Monday, August 24, 2009

“Go to main table” on a RunBase dialog control

In one of my blog posts, I have been posed with the following question:

“how to achieve go to main table on dialog field.
for example a dialog is having a field of lookup custAccount, now what i need to have a go to main table functionality on the same.”

So, the short answer is: It is not possible to override jumpRef method directly on the dialog control. This is due to the fact that in order to show the “Go to Main table” link in the context menu of a control, you need to actually override that method on the form, which is later used to draw the context menu.

There are 3 possible ways that you can achieve the same functionality though, that I would like to briefly discuss here:

  1. Recommended Don’t bother with the dialog. Simply create a form, and override the jumpRef method on the needed control on the form. To demonstrate this behavior, you can use the Tutorial_RunBaseForm class and form. Override the jumpRef method, put the code to call the main form there. And you are done. Simple, and does not require a lot of coding. There is a lot of confusion, where junior AX developers think it will require a lot of code changes to replace a dialog with a form. This is not entirely that hard, as RunBase classes can use a regular AOT form instead of the regular dialog.
  2. Use controlMethodOverload approach, and create the controlName_context() method, which is executed when you try to open the context menu on the specified control. Inside this method, build the context menu from scratch. This way, only the items you want to be shown will be present in the context menu. Note: this means, that standard context menu items, like Setup, will not be shown in the menu (unless you add and handle them).
  3. Use controlMethodOverload approach, as in the previous example, but instead of overriding context() method, override the showContextMenu method. This will allow you to add your custom context menu items to the standard context menu. This does not seem to work on Axapta 3.0 though, and I did not try to figure out why. Note you need to uncomment some code in order to enable this approach (I left a TODO comment for that).

I have made the necessary changes, demonstrating the latter 2 approaches, using the class located under Classes\Tutorial_RunBaseBatch. You can download the xpo here (it contains only the USR layer changes).

The class used for drawing the context menu in the example is called PopupMenu. A good example of how this class can be used in the application is available in AOT under Forms\Tutorial_PopupMenu. Some information, along with another example, is available on MSDN.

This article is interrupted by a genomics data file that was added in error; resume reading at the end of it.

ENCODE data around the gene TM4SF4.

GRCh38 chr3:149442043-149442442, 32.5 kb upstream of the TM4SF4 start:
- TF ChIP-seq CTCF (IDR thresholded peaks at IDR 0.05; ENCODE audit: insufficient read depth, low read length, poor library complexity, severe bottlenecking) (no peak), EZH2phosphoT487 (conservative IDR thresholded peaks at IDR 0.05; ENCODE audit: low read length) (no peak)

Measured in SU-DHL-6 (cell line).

A while ago, I have suggested some minor changes to the Dialog framework classes, which allow to simplify the process of overriding control event methods on the dialog. The original post can be found through this link:

Let me know if any of this requires more clarification.

Inside Dynamics AX 2009 – Russian Translation

As you all know, Microsoft has recently released another book on development in Dynamics AX, called Inside Dynamics AX 2009.

For the past 2.5 months, I have been working on the Russian translation of this book, and now I am glad to say that the translation is over and will soon hit the shelves of online-stores. I guess it will also be available directly from Microsoft Russia, similar to the 4.0 version.

The book has gained a lot in weight :) and content. With more than 200 new pages, as well as many changes and updates of the existing chapters, the book is definitely a good investment. New “hot” features of Dynamics AX, like SSRS reports, Workflow, Role centers, etc., are described in the book from a developer point-of-view.

I really hope that my effort will not go in vain, and the book will be helpful to people working with Microsoft Dynamics AX 2009.


Sunday, August 23, 2009

Microsoft Annual Review 2009

Just a quick post: some of you enjoy posting information relevant to your review, both looking at numbers and a critical view of the message given to you. It has started to happen a bit in the last post so I'm just going to capitulate and put this small post up for the 2009 Annual Review share and compare.

Oh, and obviously grab yourself a few grains of salt. Folks seem to like this format:

  • L# (promo'd?)
  • (Exceeded|Achieved|Underperformed) / (20|70|10)
  • Bonus $K
  • Stock $K
  • (Promo $K)
  • Optional comments about Division / Group, discipline, impression of review

The promotion budget is significantly less this year meaning that if you got promoted you're really at the top of the heap. If you didn't, well, you're going into a long line.

And as we know: no merit raises this year (though you will get a raise if you're promoted). But bonus and stock awards are the same, ensuring we have the flexibility to reward our top performers.

I would expect that the Underperformed Microsofties have already been managed out. If you are an Achieved/10% then I'd expect you're given a very short term idea of what success looks like and can expect to be closely managed. Great time to update that resume and see what else is going on.

I found a bunch of old reviews of mine recently. Flipping through the review forms started with refreshing simplicity from over a decade ago, rapidly turning into confusing churn (company value ratings and all that crap), to now a fragmented collection of task-driven thoughts. While it's nice that the review form has pretty much stuck to the current form now and we don't have new components coming and going (yeah schema?) it really doesn't compare to the first couple of reviews I did at Microsoft.

Of course, I had great managers who knew how to give concise feedback, both daily and as part of my review. Where you don't have demonstrated collective excellence, you have process.

-- Comments